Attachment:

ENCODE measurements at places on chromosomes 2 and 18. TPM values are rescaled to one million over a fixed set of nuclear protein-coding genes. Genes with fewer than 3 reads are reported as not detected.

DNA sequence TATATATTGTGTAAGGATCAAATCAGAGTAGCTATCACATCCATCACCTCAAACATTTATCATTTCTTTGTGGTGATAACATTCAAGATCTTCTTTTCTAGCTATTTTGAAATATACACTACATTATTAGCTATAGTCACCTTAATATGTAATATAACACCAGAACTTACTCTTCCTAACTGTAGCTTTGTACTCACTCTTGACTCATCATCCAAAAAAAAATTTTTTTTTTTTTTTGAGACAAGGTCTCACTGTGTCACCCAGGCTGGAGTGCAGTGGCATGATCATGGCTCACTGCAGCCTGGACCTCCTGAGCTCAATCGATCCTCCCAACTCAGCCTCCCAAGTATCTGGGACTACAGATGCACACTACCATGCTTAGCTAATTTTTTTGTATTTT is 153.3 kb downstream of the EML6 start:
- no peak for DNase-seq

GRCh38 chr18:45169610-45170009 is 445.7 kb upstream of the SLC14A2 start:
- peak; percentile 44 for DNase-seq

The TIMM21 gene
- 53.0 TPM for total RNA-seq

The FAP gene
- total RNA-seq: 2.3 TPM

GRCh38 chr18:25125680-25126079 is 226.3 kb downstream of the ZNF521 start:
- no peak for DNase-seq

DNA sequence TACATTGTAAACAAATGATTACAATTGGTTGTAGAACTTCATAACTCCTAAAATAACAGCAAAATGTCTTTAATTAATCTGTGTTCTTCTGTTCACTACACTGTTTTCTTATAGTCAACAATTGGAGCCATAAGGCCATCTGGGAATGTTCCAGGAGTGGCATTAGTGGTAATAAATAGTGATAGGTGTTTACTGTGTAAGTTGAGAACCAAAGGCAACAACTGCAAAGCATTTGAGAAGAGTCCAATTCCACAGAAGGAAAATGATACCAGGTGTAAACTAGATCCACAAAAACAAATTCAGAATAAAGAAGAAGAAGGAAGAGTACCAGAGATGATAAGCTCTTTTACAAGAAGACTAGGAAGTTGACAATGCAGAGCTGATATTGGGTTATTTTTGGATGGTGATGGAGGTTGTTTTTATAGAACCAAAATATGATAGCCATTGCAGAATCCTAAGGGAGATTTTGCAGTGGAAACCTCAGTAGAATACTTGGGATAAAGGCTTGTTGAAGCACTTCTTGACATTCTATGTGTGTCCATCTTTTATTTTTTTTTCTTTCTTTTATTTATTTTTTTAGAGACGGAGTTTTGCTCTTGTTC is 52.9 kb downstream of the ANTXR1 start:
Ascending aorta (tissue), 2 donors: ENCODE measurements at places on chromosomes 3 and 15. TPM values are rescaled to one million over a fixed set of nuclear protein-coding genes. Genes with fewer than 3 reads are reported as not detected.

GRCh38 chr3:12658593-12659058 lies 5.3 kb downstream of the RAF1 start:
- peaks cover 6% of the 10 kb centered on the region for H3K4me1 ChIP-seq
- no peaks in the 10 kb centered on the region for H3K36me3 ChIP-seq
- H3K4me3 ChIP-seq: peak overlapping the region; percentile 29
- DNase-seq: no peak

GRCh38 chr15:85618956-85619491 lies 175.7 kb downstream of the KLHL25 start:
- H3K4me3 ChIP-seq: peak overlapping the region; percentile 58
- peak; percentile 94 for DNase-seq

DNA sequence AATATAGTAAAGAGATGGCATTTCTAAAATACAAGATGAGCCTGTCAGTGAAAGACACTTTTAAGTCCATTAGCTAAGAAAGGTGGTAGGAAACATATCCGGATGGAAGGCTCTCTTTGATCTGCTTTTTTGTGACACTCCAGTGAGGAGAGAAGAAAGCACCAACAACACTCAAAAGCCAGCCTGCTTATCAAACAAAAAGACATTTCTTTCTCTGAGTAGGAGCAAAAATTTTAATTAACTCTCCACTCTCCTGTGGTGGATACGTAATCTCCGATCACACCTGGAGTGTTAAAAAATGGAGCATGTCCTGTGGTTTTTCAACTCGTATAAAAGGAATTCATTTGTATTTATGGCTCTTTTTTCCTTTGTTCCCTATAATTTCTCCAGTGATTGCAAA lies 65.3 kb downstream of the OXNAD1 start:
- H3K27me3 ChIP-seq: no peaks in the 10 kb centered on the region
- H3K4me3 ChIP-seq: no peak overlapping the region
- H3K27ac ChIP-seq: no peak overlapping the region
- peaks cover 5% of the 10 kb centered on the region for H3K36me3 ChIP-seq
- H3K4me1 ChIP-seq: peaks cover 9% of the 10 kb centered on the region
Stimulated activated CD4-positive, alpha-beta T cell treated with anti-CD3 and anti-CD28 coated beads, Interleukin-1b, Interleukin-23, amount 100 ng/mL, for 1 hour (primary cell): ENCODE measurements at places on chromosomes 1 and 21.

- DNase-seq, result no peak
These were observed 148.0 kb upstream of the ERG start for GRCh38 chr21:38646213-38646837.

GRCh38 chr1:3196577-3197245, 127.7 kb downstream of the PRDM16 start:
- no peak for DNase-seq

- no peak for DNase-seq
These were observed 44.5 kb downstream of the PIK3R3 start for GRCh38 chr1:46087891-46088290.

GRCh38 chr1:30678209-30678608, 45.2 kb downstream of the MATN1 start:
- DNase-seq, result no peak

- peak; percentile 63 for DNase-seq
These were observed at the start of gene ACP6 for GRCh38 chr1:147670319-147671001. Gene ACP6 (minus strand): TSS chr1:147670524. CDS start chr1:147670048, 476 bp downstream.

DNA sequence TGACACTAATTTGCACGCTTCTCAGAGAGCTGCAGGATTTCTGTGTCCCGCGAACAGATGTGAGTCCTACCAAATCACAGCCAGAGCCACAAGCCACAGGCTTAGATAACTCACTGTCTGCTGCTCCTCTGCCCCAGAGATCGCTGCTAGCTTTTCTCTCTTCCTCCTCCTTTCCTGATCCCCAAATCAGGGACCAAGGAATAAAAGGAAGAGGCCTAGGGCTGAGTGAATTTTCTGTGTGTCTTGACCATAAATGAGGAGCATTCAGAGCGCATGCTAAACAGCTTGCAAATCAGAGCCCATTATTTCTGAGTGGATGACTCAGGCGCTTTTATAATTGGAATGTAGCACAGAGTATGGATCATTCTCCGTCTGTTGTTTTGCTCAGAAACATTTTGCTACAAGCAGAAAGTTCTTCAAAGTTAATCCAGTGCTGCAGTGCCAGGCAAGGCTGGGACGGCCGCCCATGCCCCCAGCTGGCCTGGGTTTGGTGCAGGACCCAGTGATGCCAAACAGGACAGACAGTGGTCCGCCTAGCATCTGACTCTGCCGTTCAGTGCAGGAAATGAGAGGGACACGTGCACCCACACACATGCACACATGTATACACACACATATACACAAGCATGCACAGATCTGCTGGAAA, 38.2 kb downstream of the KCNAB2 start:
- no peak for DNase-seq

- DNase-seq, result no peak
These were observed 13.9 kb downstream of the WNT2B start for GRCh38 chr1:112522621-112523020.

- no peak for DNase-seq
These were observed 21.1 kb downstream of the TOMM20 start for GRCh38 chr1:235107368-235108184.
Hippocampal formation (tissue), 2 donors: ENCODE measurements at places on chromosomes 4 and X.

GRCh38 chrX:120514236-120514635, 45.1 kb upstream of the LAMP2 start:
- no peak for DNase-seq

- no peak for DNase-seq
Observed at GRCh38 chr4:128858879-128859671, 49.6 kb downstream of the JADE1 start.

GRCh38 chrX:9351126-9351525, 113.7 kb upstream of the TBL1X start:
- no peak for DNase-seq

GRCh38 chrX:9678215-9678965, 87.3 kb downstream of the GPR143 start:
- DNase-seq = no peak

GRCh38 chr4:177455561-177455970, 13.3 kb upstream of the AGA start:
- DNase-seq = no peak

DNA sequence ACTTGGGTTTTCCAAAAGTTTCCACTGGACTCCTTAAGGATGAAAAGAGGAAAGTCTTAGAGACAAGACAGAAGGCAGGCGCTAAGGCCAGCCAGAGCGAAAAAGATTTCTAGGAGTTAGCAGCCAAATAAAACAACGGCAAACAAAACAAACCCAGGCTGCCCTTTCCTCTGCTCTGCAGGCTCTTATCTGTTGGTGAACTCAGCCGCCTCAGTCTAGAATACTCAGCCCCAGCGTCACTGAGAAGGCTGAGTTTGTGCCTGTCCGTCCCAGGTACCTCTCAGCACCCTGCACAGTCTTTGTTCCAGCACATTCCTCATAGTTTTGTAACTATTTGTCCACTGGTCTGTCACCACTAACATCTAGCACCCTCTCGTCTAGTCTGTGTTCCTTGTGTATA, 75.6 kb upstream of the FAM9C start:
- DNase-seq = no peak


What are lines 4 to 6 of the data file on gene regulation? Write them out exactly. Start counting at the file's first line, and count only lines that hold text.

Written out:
GRCh38 chr18:45169610-45170009 is 445.7 kb upstream of the SLC14A2 start:
- peak; percentile 44 for DNase-seq

The TIMM21 gene